Angela D. Abel, Portland State University, (503) 725-8794
Amy Gaskill, U.S. Fish and Wildlife Service, (503) 231-6120
Scientists at Portland State University and the University of Washington have jointly completed the first targeted survey of nonnative aquatic plants and animals in the middle Columbia River (Bonneville Dam to Priest Rapids Dam) and the lower Snake River (upstream to the Washington-Idaho border).
The study, funded by the U.S. Fish and Wildlife Service, documented the introduction of 50 species since the 1880s. Fish such as the common carp and eastern brook trout represented the majority of introduced species, but the list also includes aquatic plants, crustaceans, mollusks and worms.
The survey discovered three new introduced species of small crustaceans not reported previously in the Columbia River basin. These animals include:
*The isopod Caecidotea laticaudatus;
* The amphipod Crangonyx floridanus (also present in the San Francisco Bay/Sacramento River system);
*And the harpacticoid copepod Harpacticella paradoxa (also present in Klamath River estuary, Calif., and the Samish River estuary, Wash.).
The Middle Columbia River Aquatic Nonindigenous Species Survey (MCRANS) included a review of scientific papers and publications as well as samples collected from numerous locations in the middle Columbia and lower Snake Rivers during 2006. This survey included eight reservoirs and the free-flowing Hanford Reach.
The MCRANS study follows an earlier survey of the lower Columbia River, extending the availability of baseline information that can help gauge future invasive species trends. While ballast water and vessel fouling from commercial shipping represent a key pathway in how species are introduced in the lower Columbia, MCRANS revealed that the most common vector for species introductions above Bonneville Dam was intentional stocking for fisheries and wildlife enhancement.
Although ballast water is typically not carried by vessels moving through the middle Columbia River and lower Snake Rivers, tug and barge traffic may still represent a source of invasive species spread within the basin. Recreational boating was associated with only a small number of nonnative species found in this region of the Columbia and Snake Rivers, but still represents a major threat of introducing species like aquatic weeds and zebra mussels. The MCRANS report recommended additional monitoring and sampling to detect new invasions and to document invasion rate, impacts and efficacy of management efforts.
"The Columbia River system is part of the lifeblood of the Pacific Northwest, and this survey represents an important step in measuring the extent that nonnative species have changed that system" said Ren Lohoefener, U.S. Fish and Wildlife Pacific region director, Portland. "But we know that not all aquatic nonnative species cause problems, and so additional information is still needed to determine how the presence of these species translates into economic and ecological impacts."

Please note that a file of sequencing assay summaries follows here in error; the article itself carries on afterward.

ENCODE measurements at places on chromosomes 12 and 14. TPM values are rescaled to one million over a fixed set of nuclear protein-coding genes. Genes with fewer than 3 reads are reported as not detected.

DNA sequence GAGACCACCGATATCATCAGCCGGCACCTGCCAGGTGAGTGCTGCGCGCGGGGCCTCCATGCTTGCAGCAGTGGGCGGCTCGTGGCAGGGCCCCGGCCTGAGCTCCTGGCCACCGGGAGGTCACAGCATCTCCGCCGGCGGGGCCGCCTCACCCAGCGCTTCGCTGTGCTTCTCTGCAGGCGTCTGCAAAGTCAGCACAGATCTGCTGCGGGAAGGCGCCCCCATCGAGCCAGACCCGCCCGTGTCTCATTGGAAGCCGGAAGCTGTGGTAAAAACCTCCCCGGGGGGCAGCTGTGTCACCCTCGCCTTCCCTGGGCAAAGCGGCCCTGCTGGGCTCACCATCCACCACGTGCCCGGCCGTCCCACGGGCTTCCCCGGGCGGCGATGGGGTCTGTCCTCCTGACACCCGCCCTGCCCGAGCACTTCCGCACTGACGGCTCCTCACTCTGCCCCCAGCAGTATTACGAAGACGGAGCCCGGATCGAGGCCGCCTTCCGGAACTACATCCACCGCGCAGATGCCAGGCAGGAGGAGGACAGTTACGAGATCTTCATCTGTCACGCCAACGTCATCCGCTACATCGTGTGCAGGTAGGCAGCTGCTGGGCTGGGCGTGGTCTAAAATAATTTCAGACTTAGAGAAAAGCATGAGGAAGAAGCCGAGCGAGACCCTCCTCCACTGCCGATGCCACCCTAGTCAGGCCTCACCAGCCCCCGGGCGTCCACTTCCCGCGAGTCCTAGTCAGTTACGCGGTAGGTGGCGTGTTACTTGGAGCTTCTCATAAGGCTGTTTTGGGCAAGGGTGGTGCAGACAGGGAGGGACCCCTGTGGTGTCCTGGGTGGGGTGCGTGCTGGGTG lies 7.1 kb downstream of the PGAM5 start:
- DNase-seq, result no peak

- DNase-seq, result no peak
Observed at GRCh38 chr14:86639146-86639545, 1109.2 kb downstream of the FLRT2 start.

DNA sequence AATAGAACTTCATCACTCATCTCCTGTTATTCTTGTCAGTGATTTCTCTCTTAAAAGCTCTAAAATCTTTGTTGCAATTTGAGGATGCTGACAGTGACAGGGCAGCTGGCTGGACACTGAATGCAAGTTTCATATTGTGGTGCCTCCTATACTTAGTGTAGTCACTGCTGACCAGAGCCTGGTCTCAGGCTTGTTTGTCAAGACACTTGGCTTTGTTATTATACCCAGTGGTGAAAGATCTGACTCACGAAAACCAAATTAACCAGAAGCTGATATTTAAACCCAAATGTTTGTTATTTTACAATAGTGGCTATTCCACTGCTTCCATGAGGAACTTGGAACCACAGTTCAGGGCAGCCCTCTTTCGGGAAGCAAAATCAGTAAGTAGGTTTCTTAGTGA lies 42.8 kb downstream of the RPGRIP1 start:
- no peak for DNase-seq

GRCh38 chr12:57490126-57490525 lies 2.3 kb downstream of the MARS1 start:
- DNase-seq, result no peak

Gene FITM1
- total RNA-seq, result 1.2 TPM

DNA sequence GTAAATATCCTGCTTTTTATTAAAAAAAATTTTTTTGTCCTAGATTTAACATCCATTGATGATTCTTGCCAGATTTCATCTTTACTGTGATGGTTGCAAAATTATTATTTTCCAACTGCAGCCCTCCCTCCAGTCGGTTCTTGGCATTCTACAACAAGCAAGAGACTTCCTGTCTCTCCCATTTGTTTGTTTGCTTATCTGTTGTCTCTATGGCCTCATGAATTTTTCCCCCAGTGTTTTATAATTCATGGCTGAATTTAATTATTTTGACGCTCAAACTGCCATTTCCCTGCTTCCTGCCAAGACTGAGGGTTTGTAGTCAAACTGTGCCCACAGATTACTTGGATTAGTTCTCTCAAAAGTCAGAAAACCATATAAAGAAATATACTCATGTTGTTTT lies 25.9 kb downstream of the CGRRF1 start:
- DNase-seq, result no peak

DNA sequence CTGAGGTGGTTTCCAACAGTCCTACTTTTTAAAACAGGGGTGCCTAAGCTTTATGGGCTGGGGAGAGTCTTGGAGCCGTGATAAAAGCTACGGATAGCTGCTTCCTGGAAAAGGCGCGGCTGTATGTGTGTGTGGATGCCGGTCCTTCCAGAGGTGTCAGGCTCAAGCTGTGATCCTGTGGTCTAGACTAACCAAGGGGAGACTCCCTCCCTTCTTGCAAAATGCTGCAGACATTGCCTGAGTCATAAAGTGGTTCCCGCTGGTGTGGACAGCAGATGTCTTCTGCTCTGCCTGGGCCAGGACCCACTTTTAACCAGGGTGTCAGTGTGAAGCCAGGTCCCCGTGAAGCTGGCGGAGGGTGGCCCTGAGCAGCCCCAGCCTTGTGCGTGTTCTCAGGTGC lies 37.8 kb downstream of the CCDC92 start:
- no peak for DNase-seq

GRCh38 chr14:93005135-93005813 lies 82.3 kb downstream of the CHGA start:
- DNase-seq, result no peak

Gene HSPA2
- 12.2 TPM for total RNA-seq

The report points out that nine major dams were constructed on the middle Columbia River and the lower Snake between 1938 and 1975. Disturbance to the system may have facilitated invasion by the Aquatic Nonindigenous Species and increased the rate of invasion. The series of reservoirs created by the dams also may have served as "stepping stones" for upriver movement of nonnative species already in the lower Columbia River and estuary. For example, the survey found that a small planktonic copepod native to Asia that was first seen in the Columbia River estuary in 2002 has managed to move upstream and is now very abundant in the four lowest reservoirs. The bulk of species identifications in the middle Columbia, however, were published after the completion of the dams, which makes estimation of historic rates of introduction impossible.
"This survey sets a baseline to evaluate how effective we are in reducing the rate of aquatic bioinvasions by shipping-related pathways and others as well," said Mark Sytsma, PSU director of the Center for Lakes and Reservoirs and co-principal investigator on the project. "Oregon has come a long way in addressing the aquatic invasive species issue in ballast water with the support of the ports and shipping industry, but this study shows we have a lot more work to do."
SOURCES: Mark Sytsma, PSU Center for Lakes and Reservoirs (503-725-3833)
Robyn Draheim, PSU Center for Lakes and Reservoirs (503-725-4994)
Jeffery Cordell, University of Washington (206-543-7532)
Paul Heimowitz, U.S. Fish and Wildlife Service (503-736-4722)
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